3. And, you know, it’s worked! For I now have a Hugo! And best sellers! And such! Thus, having achieved all the things I can finally TOSS OFF MY CLOAK OF LATTER DAY ALAN ALDA-NESS AND REVEAL MYSELF AS WHO I TRULY AM, THE ALPHA OF ALL ALPHAS. COMMENCE WITH THE SANDWICHINATION ALL YOU LESSER BEINGS –
Oh, wait, I haven’t won a Nebula yet.
4. So, uuuuuuuh, forget point three.
5. Now, there is an alternate theory for why I do what I do. It involves a scenario in which I actually believe in what I do and say rather than being a Cat-Stroking Bond Villain for Feminism. But that’s not fun, nor does it feed into the “I am a complete asshole and therefore cannot conceive of others not being a complete asshole, especially people I don’t like” mindset of the stupidosphere. So never mind that.
6. Here is the one thing this dipshit in the stupidosphere was correct about: I am, in fact, all about taking advantage of opportunities. As it happens, I have many opportunities, due to my place in the world, to speak and act on things that are important to me. I also have the will to take the opportunities when they come up. And in the last year, events have conspired to give me even more opportunities to do so. So, guess what? I’m going to take them.
What will I do with those opportunities? Well, I will say this: I can pretty much guarantee the stupidosphere won’t like it.
Insert maniacal laugh here.
But today I went. And I'm easing myself back into it. And I experimented with the treadmill! Which is very, very weird. Like I think the first 10 minutes I was working 6 times too hard because the speed was way too low but I kept trying to make it go faster with my LEGS? Like if I just ran faster surely IT would go faster? And more or less that felt like I was pushing a cart uphill.
I meant to go for 20 minutes, but only went for 16 because the sides of my lower legs -- peroneus longus muscles? Are those a thing that can hurt? -- were really hurting and my feet felt like lead. Which sucks, because doing so reminded me how much I bloody LOVE running, but my feet and knees just won't have it.
I don't know. I want to keep trying. And I need more cardio in my life. We'll see how brutalized I'm feeling tomorrow.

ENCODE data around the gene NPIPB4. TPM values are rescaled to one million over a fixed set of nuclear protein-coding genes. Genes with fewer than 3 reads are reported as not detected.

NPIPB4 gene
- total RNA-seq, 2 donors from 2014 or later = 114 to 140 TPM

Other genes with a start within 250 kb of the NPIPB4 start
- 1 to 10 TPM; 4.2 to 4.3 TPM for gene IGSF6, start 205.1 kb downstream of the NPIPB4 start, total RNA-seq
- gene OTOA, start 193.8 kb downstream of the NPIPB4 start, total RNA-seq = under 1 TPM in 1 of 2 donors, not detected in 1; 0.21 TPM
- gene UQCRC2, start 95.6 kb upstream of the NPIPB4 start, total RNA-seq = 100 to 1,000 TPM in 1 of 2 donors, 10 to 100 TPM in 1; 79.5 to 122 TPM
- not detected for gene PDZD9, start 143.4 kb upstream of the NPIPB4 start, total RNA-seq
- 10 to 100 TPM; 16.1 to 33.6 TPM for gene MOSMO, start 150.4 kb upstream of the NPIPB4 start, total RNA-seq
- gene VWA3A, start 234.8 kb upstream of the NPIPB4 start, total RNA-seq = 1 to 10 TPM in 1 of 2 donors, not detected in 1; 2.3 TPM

( Today.Collapse )
After which I ate leftover chicken, bacon and mushroom pasta in a creamy sauce. Noms.
Elizabeth Bennett (Darcy?) is played by the splendid Anne Maxwell Martin, the lead Bletchley Circle code breaker, and a miniseries this viewer admired. She was also Jane Austen in Becoming Jane. Naturally, this viewer loathed Becoming Jane , as this reader judges P.D. James's homage a writing mess -- and dismal to boot. *
Doubtless the television adaptation will be better, because it can't be worse than that poorly executed novel that bites Jane Austen, to no legitimate purpose, other than making money. However, unlike so many writers, Baroness James is not in financial pain. Trailer here:
Truly, this thing doesn't look like much fun either; also -- a mess. Lydia is so beautiful, and -- that music so non-period.
* This judgment was formed within the context that P.D. James's Dalgleish novels are perennial favorites in this casita.
...to have a working oven again.
I could have fixed this months ago, but there was travel and it required a phone call.
Posted via LiveJournal app for Android.
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I cured it in salt and sugar and molasses and nitrite, and then I baked it; and I hadn't done either of those things before, and it's all good. I always cooked a Christmas ham at home, but I never cured my own ('cos uncooked hams are everywhere; here they appear to be nowhere) and I always boiled rather than baked. I think it's the national tradition; certainly the recipes I have for "baked glazed ham" should be punctuated better, as "baked-glaze ham", because they're boiled first then have a glaze baked on. Which indeed is what I've always done. And will do next time, possibly next week, because it'll be a better comparison. Really this was just a trial run to see if the process works. Which it does, admirably. I'm very pleased & proud.